Knowles, TP and Fitzpatrick, AW and Meehan, S and Mott, HR and Vendruscolo, M and Dobson, CM and Welland, ME (2007) Role of intermolecular forces in defining material properties of protein nanofibrils. Science, 318. pp. 1900-1903.Full text not available from this repository.
Protein molecules have the ability to form a rich variety of natural and artificial structures and materials. We show that amyloid fibrils, ordered supramolecular nanostructures that are self-assembled from a wide range of polypeptide molecules, have rigidities varying over four orders of magnitude, and constitute a class of high-performance biomaterials. We elucidate the molecular origin of fibril material properties and show that the major contribution to their rigidity stems from a generic interbackbone hydrogen-bonding network that is modulated by variable side-chain interactions.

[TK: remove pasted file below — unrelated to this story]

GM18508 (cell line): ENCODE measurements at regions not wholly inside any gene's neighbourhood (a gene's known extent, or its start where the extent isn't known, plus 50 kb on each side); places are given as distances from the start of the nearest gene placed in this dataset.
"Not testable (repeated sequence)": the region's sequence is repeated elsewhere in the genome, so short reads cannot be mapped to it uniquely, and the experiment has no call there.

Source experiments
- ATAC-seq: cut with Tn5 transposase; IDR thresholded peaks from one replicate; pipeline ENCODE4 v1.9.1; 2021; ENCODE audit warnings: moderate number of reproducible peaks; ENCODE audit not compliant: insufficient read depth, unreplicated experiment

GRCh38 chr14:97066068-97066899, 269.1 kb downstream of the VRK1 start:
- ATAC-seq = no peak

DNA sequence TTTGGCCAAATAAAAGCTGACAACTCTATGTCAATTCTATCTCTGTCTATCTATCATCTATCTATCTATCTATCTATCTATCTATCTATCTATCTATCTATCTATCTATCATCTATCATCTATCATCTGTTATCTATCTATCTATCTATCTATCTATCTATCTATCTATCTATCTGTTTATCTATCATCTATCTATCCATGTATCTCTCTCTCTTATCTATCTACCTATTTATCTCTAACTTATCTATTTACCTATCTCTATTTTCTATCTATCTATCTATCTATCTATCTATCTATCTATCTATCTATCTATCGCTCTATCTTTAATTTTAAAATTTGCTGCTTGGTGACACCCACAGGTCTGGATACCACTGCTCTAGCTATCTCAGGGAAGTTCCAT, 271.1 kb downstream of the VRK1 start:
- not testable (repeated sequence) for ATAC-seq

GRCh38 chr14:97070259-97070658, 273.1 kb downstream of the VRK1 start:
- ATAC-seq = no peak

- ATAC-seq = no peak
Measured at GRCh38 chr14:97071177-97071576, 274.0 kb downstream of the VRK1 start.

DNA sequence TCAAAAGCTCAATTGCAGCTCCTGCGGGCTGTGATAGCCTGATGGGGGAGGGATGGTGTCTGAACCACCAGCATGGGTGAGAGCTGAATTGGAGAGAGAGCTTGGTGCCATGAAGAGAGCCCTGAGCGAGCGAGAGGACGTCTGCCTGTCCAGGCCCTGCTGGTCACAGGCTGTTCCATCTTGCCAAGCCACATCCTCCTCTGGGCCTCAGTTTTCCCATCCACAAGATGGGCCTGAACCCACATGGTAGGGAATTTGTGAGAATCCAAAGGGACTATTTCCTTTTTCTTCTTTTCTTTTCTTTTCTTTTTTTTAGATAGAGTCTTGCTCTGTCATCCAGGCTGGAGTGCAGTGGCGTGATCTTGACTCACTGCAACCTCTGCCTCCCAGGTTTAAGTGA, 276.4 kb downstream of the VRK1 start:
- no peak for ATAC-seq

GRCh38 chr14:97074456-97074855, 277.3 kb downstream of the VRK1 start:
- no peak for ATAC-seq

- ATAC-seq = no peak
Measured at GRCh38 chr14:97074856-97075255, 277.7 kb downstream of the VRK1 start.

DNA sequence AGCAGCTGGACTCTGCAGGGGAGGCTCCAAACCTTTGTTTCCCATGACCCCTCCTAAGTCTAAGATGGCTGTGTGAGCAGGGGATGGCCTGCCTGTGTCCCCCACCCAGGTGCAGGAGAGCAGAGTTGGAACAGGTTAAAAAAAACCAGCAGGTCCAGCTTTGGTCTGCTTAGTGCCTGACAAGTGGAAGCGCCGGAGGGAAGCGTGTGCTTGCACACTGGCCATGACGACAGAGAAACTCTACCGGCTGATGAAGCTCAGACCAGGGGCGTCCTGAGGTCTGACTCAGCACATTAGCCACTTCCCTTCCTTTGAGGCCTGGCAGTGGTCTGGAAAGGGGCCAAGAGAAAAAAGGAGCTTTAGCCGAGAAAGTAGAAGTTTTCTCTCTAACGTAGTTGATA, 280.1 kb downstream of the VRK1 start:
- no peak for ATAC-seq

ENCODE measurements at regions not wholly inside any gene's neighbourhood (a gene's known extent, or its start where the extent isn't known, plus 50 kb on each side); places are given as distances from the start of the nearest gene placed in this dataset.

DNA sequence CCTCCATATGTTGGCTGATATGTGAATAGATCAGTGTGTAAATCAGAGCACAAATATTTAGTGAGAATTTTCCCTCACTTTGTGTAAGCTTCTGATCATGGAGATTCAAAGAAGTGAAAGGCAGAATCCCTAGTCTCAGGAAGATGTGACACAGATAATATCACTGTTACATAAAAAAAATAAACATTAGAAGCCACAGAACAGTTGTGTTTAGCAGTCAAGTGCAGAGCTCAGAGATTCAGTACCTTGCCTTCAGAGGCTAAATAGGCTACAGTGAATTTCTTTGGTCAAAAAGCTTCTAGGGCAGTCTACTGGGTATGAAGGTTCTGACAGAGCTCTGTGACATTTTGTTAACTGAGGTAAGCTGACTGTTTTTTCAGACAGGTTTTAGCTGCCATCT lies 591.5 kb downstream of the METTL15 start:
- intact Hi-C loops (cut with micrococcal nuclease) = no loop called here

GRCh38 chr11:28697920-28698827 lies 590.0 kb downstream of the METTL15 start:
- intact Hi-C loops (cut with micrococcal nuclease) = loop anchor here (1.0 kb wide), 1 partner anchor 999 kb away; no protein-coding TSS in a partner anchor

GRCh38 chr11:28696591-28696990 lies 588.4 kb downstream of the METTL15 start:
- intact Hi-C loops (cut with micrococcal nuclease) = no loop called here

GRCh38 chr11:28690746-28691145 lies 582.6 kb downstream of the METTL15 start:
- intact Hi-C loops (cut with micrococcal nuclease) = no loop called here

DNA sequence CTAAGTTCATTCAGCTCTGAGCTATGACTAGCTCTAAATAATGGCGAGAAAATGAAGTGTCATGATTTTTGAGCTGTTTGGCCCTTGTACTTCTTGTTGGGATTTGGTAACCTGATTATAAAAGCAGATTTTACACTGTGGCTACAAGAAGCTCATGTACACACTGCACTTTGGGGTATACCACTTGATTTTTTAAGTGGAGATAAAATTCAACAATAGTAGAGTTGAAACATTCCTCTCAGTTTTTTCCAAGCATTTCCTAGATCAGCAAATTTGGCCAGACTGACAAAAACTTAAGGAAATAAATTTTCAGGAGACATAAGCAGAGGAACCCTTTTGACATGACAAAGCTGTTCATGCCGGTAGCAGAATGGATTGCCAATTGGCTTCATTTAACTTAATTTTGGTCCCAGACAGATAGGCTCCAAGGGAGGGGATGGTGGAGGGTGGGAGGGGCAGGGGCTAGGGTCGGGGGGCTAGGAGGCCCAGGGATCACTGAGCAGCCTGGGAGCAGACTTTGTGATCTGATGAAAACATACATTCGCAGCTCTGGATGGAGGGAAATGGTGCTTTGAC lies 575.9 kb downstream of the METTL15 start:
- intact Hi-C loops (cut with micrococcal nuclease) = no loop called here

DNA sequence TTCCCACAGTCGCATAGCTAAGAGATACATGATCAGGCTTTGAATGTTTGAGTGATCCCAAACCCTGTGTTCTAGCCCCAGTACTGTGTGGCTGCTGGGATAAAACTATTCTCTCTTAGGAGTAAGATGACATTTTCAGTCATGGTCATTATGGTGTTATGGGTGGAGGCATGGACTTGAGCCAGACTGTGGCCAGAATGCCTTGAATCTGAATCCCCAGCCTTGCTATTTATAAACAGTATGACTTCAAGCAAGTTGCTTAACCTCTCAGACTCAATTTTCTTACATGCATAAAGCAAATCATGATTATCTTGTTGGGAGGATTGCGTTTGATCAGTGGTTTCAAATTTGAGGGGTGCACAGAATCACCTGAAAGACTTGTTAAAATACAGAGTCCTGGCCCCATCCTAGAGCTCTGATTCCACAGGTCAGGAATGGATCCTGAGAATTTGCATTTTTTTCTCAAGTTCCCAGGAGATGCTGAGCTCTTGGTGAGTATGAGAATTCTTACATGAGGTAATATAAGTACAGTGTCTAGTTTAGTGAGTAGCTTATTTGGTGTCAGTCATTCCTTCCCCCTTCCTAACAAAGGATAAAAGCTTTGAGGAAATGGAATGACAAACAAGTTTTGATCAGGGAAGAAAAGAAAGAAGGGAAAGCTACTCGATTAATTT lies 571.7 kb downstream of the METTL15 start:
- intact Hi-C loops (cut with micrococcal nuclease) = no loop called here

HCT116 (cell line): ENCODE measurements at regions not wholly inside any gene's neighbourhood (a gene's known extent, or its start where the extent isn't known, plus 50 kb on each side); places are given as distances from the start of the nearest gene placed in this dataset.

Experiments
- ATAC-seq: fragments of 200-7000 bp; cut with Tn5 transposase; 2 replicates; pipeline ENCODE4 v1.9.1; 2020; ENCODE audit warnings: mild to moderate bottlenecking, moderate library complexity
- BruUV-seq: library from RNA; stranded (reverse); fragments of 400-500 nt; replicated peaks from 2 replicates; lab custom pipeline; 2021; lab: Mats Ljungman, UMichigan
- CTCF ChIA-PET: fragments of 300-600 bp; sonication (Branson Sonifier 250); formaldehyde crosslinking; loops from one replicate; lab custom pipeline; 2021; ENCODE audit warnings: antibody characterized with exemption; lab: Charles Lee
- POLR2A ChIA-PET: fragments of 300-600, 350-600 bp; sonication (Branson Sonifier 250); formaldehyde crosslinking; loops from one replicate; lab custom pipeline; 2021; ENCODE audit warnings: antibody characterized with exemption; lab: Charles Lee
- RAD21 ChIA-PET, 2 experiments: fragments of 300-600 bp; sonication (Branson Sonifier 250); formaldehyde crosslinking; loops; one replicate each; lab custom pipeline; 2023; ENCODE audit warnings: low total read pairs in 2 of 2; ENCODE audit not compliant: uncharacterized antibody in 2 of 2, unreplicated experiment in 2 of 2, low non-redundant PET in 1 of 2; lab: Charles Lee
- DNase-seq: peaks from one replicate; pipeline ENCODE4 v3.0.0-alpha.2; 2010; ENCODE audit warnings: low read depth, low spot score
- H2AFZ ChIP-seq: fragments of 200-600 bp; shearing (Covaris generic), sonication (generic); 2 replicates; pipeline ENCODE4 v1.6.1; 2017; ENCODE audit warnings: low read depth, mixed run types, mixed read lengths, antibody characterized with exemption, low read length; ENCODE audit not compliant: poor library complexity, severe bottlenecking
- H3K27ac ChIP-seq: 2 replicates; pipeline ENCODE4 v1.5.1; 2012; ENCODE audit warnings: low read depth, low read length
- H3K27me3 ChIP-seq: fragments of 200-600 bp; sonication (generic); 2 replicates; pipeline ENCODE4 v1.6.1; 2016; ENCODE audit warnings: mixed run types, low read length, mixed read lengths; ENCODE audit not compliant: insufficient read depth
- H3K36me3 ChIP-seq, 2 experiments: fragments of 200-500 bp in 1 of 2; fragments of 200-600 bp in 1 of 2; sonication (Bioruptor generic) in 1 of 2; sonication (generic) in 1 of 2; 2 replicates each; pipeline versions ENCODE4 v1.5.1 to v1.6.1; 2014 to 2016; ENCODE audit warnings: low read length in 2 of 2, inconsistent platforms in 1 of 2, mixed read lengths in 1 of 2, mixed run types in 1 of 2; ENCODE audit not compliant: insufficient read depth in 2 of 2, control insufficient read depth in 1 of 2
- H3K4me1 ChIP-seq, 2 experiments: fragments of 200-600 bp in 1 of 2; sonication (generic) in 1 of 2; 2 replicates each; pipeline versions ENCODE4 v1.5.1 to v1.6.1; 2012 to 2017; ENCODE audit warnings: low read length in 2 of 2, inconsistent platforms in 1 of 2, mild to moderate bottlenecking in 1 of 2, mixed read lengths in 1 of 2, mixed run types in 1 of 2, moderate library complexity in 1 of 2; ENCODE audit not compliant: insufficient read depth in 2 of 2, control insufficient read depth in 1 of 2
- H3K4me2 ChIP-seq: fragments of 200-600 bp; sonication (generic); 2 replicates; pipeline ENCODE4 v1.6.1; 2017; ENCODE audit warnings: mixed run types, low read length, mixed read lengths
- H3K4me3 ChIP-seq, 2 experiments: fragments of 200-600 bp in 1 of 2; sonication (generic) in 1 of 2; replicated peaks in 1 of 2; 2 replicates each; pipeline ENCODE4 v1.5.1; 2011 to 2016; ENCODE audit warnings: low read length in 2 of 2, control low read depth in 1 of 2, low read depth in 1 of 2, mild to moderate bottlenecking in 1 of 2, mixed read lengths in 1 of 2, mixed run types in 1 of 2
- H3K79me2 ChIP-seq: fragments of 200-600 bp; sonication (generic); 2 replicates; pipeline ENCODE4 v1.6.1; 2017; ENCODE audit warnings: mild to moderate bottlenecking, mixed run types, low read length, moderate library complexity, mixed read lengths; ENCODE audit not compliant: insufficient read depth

|Uncontrolled Keywords:||Amyloid Amyloid beta-Peptides Chemistry, Physical Elasticity Humans Hydrogen Bonding Hydrophobic and Hydrophilic Interactions Insulin Lactalbumin Lactoglobulins Microscopy, Atomic Force Models, Molecular Muramidase Nanostructures Peptide Termination Factors Peptides Physicochemical Phenomena Prealbumin Prions Protein Conformation Protein Structure, Tertiary Saccharomyces cerevisiae Proteins Surface Tension alpha-Crystallin B Chain|
|Divisions:||Div B > Solid State Electronics and Nanoscale Science|
|Depositing User:||Cron Job|
|Date Deposited:||18 May 2016 17:42|
|Last Modified:||27 May 2016 23:20|